Formation of the city

Post partition in 1947, the Indian state of Punjab needed a new capital to replace Lahore.
The new capital of India was envisioned as the modern capital of India by Jawaharlal Nehru.
The site chosen was a farmland of 24 villages.

Criteria for selection of site

Location, central
Water supply available in the form of seasonal rivers.
Comfortable climate, i.e. a subtropical monsoon.
Proximity to building materials, required for large scale construction.


Mayer Nowiki prepared a Master Plan for a population of 500 thousand based on a system of a low density neighborhood and defined by a grid of roads.Roads were slightly curved to follow the contours of the site.
Le Corbusier simplified Mayer’s Curvilinear system by adopting the grid iron pattern of straight roads.
Professional approach linking the body of the city with its symbolic head was bounded by Multi-Storied buildings on one side and Parallel land on the other side.
Other main artery leads from the railway station and terminates at university.


In the revised master plan Le Corbusier developed a checkerboard of rectangles called “Sectors” each measuring 800m x 1200m enclosed by roads for fast moving traffic.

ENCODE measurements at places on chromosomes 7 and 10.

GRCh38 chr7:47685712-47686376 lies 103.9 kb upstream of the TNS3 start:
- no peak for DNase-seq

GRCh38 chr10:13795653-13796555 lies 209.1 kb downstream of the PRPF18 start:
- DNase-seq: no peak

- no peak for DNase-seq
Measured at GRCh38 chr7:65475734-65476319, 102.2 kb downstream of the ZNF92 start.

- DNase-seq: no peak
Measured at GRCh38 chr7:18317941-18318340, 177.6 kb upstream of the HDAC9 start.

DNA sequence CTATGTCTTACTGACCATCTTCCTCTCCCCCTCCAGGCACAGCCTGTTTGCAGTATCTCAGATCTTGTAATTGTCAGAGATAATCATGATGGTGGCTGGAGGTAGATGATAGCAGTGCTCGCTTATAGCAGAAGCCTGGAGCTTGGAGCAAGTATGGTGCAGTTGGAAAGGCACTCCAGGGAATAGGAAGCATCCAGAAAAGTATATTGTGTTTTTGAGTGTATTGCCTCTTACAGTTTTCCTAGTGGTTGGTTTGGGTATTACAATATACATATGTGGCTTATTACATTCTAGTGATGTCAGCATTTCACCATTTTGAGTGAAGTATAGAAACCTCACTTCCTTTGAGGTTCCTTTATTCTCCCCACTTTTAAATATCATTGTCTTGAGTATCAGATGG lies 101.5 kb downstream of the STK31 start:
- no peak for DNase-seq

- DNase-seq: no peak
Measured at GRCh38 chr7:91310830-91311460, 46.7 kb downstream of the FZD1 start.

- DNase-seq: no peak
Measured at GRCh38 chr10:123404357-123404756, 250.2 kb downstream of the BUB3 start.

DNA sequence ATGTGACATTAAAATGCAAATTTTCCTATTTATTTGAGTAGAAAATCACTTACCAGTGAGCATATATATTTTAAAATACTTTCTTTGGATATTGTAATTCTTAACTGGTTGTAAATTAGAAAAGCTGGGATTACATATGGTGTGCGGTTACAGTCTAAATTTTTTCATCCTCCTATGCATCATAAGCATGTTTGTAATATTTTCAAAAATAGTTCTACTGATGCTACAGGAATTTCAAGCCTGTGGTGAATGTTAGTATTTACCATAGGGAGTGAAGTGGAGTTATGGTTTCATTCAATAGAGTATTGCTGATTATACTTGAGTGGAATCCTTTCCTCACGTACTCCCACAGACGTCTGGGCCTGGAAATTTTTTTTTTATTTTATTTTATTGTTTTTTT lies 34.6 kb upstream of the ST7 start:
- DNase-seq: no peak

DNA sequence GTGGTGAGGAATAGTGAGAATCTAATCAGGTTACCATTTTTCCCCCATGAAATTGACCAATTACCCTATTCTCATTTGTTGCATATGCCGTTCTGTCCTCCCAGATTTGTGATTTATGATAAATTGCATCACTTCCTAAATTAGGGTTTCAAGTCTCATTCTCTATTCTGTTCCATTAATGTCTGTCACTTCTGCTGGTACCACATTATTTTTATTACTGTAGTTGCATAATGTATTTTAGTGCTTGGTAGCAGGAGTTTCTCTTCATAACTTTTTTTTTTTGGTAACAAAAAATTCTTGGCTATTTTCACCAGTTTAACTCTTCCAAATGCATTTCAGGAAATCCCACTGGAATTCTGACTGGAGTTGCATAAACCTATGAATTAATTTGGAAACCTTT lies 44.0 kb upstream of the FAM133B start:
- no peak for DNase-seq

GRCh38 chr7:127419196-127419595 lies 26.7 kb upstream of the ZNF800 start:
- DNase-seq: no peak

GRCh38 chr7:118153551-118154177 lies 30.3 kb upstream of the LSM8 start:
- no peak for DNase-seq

Purpose: to fulfill 4 basic functions.
d)Care of body and spirit.

Biological Entity

Head – The Capitol area.
Heart – The City Centre.
Limbs – Work areas.
Care of body – Linear continuous parks,
and Spirit Leisure area systems,
Sukhana Lake.


V1: Arterial inter-state roads,
V2: Major boulevards,
V3: Sector-definers,
V4: Shopping streets, usually
linking with those in
adjoining sectors,
V5: Neighborhood streets,
typically a loop road going
round the interior of the
V6: Access lanes to houses,
V7: Pedestrian paths and cycles
tracks; to be planned
throughout the city,
meandering through its
green spaces.


The typical sector is a self sufficient neighborhood, with its own shopping centre, schools and other community facilities.
For outdoor recreation, the sector greens cut through the heart of each neighborhoods enabling the residents to view without obstruction the changing panorama of the Shivalik range.
A sector is traversed only by slow traffic streets, the fast traffic roads are being restricted to its periphery.
This ensures tranquility and safety within the living spaces. A novel feature of Chandigarh’s master plan is the scheme of segregation, called the 7Vs (les Sept Voiles) developed by Le Courbusier.
The system of roads symbolizes the structure of a tree, hierarchy and progressively branching out from the stem to leaf and proportionately reduce in size in accordance with the quantum of life to be carried.

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